Giving an example with foo and bar is not a good idea because the brain needs to decode foo to something which is known what it is.

If you start with foo and bar, and the example is complicated in the end you will have in the head only foobars and nothing will be clear.

If you give the example with real-world names. Foo is Coffee, Bar is Cookie, then it is easy.

Here is another example from SQLAlchemy where they give an example for parent-chield relations with parent and chields.

For me, it is much clear if I work with some real-world objects like User has and belongs to many Alerts which has many Users and Subscriptions. Subscriptions have and belong to many users.

Many to Many

class Alert(Base):
tablename = 'alerts'
left_id = Column(Integer, ForeignKey(''), primary_key=True)
right_id = Column(Integer, ForeignKey(''), primary_key=True)
extra_data = Column(String(50))
subscription = relationship("Subscription", back_populates="users")
user = relationship("User", back_populates="subscriptions")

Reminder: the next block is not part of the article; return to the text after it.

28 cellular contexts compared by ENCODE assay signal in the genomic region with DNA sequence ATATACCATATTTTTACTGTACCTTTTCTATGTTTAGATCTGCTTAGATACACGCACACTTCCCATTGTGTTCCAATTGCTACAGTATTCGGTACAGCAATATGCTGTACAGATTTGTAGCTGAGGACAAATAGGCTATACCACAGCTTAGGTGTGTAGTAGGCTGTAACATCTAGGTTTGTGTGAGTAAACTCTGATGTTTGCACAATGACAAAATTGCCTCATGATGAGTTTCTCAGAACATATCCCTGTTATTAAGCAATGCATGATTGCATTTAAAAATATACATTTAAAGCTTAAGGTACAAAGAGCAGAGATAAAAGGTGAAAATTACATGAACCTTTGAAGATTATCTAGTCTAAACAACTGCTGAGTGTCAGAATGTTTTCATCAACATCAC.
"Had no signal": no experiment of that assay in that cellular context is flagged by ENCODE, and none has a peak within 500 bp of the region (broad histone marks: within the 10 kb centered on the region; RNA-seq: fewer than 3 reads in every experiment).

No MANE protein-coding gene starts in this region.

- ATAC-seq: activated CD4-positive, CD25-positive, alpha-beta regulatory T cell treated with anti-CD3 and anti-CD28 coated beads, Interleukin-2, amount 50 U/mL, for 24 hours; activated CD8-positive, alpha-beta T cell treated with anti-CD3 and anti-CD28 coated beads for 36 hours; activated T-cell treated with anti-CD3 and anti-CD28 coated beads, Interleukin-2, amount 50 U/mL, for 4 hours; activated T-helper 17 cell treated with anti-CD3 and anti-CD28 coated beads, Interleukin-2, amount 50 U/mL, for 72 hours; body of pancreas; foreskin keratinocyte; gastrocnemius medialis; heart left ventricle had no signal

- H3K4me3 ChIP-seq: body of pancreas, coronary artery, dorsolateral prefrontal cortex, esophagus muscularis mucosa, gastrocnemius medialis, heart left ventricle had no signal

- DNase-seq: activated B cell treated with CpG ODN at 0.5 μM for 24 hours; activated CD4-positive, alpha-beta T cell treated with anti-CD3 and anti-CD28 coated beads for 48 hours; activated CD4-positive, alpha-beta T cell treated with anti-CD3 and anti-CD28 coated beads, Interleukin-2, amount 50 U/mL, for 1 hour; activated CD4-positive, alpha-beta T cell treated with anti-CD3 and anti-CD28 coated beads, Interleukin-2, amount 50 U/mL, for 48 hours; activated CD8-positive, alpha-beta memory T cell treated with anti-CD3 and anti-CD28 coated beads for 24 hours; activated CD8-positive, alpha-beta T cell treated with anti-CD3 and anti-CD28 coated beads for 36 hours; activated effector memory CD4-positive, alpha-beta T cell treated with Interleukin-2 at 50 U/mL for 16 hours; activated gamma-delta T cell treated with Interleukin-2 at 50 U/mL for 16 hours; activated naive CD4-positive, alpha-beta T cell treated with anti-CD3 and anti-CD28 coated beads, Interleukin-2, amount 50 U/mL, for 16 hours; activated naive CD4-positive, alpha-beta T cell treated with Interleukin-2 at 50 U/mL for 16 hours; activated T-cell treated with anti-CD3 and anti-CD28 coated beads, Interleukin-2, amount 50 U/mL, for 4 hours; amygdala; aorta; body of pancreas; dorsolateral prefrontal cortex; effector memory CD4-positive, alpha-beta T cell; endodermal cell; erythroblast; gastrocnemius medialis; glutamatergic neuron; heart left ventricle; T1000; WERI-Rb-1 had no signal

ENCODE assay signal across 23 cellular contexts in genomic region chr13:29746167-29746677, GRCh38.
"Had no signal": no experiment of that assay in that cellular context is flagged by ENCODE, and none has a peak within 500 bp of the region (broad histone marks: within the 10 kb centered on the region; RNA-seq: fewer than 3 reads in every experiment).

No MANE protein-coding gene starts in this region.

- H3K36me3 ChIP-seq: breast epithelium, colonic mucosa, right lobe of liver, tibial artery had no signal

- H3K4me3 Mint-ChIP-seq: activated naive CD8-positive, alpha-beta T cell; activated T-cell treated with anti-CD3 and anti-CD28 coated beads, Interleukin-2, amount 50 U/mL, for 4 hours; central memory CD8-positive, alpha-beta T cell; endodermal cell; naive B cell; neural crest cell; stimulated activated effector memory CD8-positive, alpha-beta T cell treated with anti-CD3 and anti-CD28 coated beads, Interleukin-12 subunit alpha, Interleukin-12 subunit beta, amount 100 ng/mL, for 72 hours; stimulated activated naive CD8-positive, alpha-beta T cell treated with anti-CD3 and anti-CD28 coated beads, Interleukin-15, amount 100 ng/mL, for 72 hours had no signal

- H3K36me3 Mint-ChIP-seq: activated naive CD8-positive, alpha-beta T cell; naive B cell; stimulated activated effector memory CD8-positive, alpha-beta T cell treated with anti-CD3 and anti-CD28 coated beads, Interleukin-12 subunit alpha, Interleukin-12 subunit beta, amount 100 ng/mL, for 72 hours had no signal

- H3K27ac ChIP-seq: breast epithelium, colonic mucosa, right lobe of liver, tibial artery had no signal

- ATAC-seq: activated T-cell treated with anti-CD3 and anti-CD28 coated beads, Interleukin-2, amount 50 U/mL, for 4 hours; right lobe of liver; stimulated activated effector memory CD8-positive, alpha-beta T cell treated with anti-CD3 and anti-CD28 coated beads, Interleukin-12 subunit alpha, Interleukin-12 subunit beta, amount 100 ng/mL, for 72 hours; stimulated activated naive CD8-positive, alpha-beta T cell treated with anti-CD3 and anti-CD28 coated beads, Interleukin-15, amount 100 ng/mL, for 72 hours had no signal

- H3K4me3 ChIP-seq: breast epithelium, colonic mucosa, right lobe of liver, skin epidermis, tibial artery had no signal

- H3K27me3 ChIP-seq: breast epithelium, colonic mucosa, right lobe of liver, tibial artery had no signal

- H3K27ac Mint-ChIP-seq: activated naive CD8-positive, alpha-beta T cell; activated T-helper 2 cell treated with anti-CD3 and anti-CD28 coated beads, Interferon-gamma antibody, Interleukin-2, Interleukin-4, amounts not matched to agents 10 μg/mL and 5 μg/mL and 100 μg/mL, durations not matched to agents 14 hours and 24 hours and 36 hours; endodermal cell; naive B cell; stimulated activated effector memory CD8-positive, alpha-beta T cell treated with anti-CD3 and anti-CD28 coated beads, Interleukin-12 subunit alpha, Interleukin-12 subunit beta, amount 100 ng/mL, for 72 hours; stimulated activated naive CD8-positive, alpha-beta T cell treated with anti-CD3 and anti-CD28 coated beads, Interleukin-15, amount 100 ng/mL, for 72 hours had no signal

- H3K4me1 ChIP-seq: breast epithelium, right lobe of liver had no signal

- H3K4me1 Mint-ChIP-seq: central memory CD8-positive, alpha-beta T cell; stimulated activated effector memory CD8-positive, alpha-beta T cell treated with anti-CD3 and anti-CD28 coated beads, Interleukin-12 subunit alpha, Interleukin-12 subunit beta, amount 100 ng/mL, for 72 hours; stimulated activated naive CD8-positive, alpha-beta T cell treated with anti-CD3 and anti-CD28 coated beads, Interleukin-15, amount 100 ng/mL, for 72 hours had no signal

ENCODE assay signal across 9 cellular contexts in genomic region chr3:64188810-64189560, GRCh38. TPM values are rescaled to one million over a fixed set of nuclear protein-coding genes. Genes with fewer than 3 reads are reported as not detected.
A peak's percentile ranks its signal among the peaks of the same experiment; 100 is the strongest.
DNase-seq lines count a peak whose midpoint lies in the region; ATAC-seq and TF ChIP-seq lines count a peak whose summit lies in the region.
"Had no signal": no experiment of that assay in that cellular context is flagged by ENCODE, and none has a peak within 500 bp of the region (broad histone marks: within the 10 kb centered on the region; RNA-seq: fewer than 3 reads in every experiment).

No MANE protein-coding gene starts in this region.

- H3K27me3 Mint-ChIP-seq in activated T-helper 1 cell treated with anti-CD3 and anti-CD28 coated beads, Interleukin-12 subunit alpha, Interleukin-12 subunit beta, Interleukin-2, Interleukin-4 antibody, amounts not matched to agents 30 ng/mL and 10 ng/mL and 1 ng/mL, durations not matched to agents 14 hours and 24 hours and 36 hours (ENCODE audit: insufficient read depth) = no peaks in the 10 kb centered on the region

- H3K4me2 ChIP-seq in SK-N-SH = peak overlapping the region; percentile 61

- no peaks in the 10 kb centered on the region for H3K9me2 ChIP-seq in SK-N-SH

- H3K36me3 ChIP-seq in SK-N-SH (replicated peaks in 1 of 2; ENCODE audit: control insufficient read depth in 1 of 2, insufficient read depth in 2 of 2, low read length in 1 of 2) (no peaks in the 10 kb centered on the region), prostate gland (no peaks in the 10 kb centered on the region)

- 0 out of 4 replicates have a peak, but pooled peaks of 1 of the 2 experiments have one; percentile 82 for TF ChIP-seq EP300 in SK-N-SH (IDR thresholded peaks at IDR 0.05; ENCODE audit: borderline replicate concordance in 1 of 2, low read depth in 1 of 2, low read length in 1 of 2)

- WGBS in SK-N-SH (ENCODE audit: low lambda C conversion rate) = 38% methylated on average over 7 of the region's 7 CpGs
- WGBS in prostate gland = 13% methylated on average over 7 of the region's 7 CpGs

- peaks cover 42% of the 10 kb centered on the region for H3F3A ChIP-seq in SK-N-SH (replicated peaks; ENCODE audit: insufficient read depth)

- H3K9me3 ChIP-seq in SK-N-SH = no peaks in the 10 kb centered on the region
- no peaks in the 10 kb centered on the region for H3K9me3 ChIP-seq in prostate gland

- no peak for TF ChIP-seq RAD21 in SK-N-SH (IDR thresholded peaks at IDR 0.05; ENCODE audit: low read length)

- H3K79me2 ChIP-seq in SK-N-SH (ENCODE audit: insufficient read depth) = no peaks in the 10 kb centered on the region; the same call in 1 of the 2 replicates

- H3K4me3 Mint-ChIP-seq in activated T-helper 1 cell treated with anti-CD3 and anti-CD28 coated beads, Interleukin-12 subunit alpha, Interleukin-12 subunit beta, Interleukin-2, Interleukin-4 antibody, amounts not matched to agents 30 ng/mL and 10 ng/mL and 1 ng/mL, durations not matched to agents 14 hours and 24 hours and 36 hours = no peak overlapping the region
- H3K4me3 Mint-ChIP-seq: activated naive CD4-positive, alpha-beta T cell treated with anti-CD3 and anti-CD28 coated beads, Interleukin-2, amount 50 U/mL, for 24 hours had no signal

class User(Base):
tablename = 'left'
id = Column(Integer, primary_key=True)
subscriptions = relationship("Alert", back_populates="user")
class Subscription(Base):
tablename = 'right'
id = Column(Integer, primary_key=True)
users = relationship("Alert", back_populates="subscription")

Many to One

class Subscription(Base):
    __tablename__ = 'subscriptions'
    id = Column(Integer, primary_key=True)
    items = relationship("Item", back_populates="subscription")

class Item(Base):
    __tablename__ = 'items'
    id = Column(Integer, primary_key=True)
    subscription_id = Column(Integer, ForeignKey(''))
    subscription = relationship("Subscription", back_populates="items")